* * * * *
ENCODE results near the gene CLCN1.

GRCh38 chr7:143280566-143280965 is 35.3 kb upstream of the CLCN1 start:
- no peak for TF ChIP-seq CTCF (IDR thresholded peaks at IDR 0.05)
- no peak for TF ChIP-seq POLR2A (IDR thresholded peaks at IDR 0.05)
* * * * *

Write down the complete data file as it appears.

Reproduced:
ENCODE results near the gene CLCN1.

GRCh38 chr7:143280566-143280965 is 35.3 kb upstream of the CLCN1 start:
- no peak for TF ChIP-seq CTCF (IDR thresholded peaks at IDR 0.05)
- no peak for TF ChIP-seq POLR2A (IDR thresholded peaks at IDR 0.05)